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For inquiries related to SD Mines Research, contact:

Research Affairs

S.D. School of Mines & Technology
501 E. St. Joseph Street
Suite 102, O'Harra Building
Rapid City, SD  57701

(605) 394-2493

Research@Mines - by Subject
Chemistry and Applied Biological Sciences

SD Mines Researchers Hope to Sanford Lab Extremophiles to Create Low-Cost Renewable and Biodegradable Polymers

Courtney Carlson, a senior majoring in Chemical Engineering at SD Mines (right) and researcher Navanietha Krishnaraj Rathinam, Ph.D., (left) work in the Chemical and Biological Engineering and Chemistry (CBEC) building at SD Mines. Carlson and Krishnaraj Rathinam are using benchtop reactors in the lab to perform CNAM-Bio research that seeks to optimize and scale-up the manufacturing of biopolymers from lignocellulosic biomass using extremophiles. The center is a scanning electron microscope image of the bacteria the research team are studying.

A team of researchers with the Composite and Nanocomposite Advanced Manufacturing – Biomaterials Center (CNAM), led by David Salem, Ph.D., at the South Dakota School of Mines & Technology are using microbes that were discovered deep underground in the Sanford Underground Research Facility (SURF) in an attempt to make low-cost plastics that are renewable and biodegradable.

“Most commercial polymers, or plastics are petroleum based which is a non-renewable resource,” says Salem. The team is working to find ways to mass manufacture low-cost plant based plastics and composites. “A problem with bio-based polymers is they are expensive, and one goal of this center is to use genetically engineered microbes to help reduce the cost of manufacturing these kinds of plastics,” says Salem. “Another goal is to engineer the properties of the biopolymers and biocomposites to serve a wide range of commercial applications.”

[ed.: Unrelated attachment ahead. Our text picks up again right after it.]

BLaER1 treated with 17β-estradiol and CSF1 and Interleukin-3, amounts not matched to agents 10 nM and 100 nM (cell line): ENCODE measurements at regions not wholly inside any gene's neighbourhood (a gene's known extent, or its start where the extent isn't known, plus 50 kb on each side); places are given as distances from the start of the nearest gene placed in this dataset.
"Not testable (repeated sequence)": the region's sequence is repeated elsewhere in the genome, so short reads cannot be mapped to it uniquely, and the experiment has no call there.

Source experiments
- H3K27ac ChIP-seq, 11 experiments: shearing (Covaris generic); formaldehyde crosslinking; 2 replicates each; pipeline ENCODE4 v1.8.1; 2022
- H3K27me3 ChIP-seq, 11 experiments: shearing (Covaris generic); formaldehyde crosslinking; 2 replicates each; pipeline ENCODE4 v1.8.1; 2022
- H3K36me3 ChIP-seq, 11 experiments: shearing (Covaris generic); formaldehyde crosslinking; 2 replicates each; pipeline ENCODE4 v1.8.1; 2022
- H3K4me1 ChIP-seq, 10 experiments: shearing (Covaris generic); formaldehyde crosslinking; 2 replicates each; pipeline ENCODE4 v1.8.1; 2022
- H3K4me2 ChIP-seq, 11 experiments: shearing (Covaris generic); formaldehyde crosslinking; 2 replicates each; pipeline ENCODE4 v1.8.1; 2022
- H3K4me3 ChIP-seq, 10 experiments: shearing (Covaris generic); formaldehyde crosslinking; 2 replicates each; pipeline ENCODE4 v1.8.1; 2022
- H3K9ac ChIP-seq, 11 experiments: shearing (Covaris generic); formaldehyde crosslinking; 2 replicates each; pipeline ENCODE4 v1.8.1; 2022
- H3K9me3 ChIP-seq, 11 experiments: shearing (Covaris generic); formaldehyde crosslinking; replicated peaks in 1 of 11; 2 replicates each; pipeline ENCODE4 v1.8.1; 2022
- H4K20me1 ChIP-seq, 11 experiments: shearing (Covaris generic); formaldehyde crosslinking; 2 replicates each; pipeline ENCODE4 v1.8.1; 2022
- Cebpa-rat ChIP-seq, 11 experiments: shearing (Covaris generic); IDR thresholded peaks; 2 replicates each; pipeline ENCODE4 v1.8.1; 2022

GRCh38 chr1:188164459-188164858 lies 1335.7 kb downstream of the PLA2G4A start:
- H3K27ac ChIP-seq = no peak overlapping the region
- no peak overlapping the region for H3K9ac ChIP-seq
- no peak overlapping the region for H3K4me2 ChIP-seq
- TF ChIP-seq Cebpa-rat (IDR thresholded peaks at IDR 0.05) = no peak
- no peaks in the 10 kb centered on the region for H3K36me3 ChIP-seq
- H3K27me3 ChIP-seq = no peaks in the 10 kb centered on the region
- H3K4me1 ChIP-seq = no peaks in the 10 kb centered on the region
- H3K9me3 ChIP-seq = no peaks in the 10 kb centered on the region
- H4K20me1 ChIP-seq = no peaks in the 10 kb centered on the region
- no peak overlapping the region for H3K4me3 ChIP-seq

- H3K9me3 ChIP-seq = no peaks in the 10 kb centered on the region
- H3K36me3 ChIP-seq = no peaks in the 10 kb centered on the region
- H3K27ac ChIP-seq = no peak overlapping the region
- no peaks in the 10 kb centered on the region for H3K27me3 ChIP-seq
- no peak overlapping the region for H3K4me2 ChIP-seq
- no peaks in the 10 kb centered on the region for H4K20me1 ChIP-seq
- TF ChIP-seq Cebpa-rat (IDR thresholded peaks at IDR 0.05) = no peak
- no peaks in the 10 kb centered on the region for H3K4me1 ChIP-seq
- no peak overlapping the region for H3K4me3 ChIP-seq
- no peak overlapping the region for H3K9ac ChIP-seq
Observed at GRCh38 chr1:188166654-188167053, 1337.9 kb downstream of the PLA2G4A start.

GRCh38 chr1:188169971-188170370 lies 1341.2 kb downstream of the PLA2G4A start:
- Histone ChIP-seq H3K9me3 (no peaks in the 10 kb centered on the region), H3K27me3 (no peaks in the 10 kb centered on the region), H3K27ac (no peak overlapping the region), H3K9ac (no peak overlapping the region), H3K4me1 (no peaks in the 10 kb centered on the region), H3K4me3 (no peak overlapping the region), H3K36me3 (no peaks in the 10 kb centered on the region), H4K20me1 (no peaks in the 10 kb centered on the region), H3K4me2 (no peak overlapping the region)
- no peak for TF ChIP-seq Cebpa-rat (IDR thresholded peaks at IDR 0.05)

There is a huge potential for new green-based manufacturing jobs in the area if the center succeeds in developing mass manufacturing techniques for turning plants into low-cost bio-based polymers.

“The top ten petroleum based polymers make up about a $500-billion global market,” says Salem. “These biopolymers potentially can cover the whole range of properties of those.”

A group, led by Rajesh Sani, Ph.D., from SD Mines’ Department of Chemical & Biological Engineering, have isolated th...

Last Edited 6/20/2017 10:39:43 AM [Comments (0)]

Mines Researchers Study Kootenai River Pollutants in Montana, Other Areas

South Dakota Mines student Emily Stickney conducts research on pollutants in the Kootenai River in Montana

A recent award by the U.S. Army Corps of Engineers is funding South Dakota School of Mines & Technology research on how changes in land use increase pollutants and influence the health of the Kootenai River and Lake Koocanusa in Montana, Idaho and British Columbia.

Recent land use changes in the Kootenai River watershed include increased coal mining and alterations to agricultural practices.

Dr. Lisa Kunza of the Department of Chemistry & Applied Biological Sciences, is heading a collaborative research team that includes students, other university partners, and agency collaborators. The team has already received $160,000 and is expecting to receive up to $400,000 for its efforts over the next five years.

Selenium and nitrate loads are on the rise in the Kootenai River as it enters Lake Koocanusa. Selenium is a metal found in natural deposits and may be exposed during mining activity. In 2012 alone, selenium loads into the river exceeded 29,000 pounds, a five-fold increase since 1992. There is heightened concern about possible buildup of selenium in fish tissue. Nitrate loads have increased substantially as well and may alter the resources available for fisheries. 

Endangered Kootenai White Sturgeon and other organisms in the river and reservoir could also be affected by the pollutants.

Emily Stickney from Boise, Idaho, is among the undergraduate and graduate student researchers ...

Last Edited 1/17/2017 09:45:02 AM [Comments (0)]